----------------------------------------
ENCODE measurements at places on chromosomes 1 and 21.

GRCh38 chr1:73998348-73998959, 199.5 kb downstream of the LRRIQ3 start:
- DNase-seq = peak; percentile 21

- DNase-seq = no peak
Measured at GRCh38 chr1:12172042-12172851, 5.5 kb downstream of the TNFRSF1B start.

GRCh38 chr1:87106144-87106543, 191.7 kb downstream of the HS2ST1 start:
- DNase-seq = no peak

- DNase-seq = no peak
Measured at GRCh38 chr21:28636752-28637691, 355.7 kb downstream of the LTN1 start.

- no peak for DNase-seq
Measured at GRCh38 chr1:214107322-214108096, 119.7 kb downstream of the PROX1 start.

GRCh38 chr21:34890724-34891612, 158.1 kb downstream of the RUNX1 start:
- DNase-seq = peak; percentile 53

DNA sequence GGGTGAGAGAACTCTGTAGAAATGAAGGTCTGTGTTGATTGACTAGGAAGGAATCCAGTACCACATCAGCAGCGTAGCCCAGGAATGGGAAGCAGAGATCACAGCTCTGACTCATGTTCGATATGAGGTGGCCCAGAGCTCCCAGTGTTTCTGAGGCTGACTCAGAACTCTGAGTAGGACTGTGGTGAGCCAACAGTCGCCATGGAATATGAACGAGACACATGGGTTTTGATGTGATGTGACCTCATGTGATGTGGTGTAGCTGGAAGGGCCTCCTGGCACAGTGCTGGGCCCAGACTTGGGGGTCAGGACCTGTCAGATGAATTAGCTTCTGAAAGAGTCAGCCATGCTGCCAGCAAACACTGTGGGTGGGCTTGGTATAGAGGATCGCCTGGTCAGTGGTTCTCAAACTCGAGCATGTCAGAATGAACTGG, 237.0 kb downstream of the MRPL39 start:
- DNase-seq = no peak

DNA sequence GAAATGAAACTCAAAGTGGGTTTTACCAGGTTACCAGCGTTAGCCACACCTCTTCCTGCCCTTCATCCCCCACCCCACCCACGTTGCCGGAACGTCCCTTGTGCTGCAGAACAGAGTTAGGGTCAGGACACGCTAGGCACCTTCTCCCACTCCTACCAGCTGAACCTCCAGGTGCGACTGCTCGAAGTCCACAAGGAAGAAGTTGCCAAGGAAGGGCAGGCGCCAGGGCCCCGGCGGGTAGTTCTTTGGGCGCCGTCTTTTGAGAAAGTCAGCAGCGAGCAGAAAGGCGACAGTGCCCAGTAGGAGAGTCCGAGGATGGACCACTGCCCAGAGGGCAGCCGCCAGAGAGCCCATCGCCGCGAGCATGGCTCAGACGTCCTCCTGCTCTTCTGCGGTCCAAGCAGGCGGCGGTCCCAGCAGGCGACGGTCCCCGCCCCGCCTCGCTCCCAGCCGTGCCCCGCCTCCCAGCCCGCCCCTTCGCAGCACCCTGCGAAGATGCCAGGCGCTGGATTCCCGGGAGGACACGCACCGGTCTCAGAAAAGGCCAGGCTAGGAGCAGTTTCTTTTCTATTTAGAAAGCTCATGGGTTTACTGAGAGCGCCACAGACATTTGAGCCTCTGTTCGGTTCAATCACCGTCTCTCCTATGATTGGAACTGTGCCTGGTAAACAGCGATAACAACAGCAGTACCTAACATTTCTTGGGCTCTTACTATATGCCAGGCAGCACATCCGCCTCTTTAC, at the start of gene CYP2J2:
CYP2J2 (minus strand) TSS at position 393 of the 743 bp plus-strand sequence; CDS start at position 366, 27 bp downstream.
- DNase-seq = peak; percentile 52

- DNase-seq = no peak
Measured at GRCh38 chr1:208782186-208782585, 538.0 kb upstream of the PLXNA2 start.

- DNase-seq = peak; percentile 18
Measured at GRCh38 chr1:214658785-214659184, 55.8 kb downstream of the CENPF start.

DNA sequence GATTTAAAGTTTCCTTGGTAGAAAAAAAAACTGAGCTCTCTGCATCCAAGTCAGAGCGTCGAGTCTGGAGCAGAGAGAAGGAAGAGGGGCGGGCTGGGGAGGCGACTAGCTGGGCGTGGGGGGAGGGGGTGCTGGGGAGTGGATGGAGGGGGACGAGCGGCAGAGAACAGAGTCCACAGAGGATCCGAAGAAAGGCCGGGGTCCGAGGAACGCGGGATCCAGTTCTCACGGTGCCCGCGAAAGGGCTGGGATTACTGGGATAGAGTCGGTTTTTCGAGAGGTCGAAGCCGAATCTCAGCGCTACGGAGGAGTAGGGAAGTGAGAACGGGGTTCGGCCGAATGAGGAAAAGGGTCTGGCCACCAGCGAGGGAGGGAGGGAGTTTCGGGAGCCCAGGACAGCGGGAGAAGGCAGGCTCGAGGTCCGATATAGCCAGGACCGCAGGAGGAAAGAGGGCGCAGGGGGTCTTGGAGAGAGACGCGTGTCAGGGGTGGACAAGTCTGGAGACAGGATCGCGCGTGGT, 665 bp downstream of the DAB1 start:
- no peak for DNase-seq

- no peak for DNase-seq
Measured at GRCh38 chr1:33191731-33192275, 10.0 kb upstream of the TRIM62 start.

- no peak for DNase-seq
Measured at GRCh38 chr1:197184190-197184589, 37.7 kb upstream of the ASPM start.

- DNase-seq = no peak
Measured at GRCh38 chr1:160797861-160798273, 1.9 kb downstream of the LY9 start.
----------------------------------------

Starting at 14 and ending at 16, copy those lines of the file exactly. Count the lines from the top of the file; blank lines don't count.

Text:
DNA sequence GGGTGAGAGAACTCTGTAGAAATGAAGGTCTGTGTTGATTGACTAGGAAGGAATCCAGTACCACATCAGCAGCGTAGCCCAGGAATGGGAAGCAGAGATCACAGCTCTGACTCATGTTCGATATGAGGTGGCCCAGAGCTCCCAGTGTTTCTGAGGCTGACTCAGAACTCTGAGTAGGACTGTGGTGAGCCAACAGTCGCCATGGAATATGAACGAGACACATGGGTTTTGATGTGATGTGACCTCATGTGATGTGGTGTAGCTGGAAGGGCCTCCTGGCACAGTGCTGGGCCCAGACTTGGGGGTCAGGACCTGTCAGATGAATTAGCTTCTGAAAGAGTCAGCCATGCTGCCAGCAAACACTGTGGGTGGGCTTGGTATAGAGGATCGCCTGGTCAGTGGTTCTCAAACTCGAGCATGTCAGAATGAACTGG, 237.0 kb downstream of the MRPL39 start:
- DNase-seq = no peak

DNA sequence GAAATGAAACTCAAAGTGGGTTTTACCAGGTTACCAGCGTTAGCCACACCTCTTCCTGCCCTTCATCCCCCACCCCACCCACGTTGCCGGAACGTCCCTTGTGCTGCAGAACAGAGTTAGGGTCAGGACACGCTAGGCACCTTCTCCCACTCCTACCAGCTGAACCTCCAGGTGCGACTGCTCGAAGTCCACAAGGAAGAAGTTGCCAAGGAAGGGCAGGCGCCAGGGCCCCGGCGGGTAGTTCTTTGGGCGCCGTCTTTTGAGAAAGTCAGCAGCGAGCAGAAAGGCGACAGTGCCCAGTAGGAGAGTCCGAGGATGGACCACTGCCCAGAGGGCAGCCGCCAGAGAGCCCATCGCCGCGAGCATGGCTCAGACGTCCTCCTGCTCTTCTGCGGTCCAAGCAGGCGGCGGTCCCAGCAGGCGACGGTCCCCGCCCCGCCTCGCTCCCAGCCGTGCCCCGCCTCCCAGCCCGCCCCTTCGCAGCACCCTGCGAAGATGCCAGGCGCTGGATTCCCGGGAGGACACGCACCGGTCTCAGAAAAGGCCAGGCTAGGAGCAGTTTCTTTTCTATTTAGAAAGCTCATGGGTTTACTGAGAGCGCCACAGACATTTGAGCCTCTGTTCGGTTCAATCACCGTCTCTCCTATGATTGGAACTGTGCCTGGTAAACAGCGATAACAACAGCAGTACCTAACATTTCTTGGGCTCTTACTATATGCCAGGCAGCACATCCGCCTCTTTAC, at the start of gene CYP2J2: